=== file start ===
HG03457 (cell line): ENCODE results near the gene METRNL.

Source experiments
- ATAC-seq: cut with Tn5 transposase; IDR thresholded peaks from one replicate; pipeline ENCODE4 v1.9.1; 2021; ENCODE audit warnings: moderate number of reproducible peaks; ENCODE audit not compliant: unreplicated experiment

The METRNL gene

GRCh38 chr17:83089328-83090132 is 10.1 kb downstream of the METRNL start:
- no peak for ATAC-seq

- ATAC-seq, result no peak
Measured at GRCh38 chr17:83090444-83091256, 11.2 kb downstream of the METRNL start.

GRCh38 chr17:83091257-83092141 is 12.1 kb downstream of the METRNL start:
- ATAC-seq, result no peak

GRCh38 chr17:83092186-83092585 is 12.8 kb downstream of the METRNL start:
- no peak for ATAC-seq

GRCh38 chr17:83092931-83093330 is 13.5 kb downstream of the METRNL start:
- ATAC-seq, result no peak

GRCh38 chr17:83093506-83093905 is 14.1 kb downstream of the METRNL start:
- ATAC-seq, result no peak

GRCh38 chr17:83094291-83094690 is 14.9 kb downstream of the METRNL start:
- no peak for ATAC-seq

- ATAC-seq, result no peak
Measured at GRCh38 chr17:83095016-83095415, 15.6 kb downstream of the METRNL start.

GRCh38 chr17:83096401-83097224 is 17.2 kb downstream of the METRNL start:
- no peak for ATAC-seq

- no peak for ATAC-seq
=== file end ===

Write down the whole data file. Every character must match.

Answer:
HG03457 (cell line): ENCODE results near the gene METRNL.

Source experiments
- ATAC-seq: cut with Tn5 transposase; IDR thresholded peaks from one replicate; pipeline ENCODE4 v1.9.1; 2021; ENCODE audit warnings: moderate number of reproducible peaks; ENCODE audit not compliant: unreplicated experiment

The METRNL gene

GRCh38 chr17:83089328-83090132 is 10.1 kb downstream of the METRNL start:
- no peak for ATAC-seq

- ATAC-seq, result no peak
Measured at GRCh38 chr17:83090444-83091256, 11.2 kb downstream of the METRNL start.

GRCh38 chr17:83091257-83092141 is 12.1 kb downstream of the METRNL start:
- ATAC-seq, result no peak

GRCh38 chr17:83092186-83092585 is 12.8 kb downstream of the METRNL start:
- no peak for ATAC-seq

GRCh38 chr17:83092931-83093330 is 13.5 kb downstream of the METRNL start:
- ATAC-seq, result no peak

GRCh38 chr17:83093506-83093905 is 14.1 kb downstream of the METRNL start:
- ATAC-seq, result no peak

GRCh38 chr17:83094291-83094690 is 14.9 kb downstream of the METRNL start:
- no peak for ATAC-seq

- ATAC-seq, result no peak
Measured at GRCh38 chr17:83095016-83095415, 15.6 kb downstream of the METRNL start.

GRCh38 chr17:83096401-83097224 is 17.2 kb downstream of the METRNL start:
- no peak for ATAC-seq

- no peak for ATAC-seq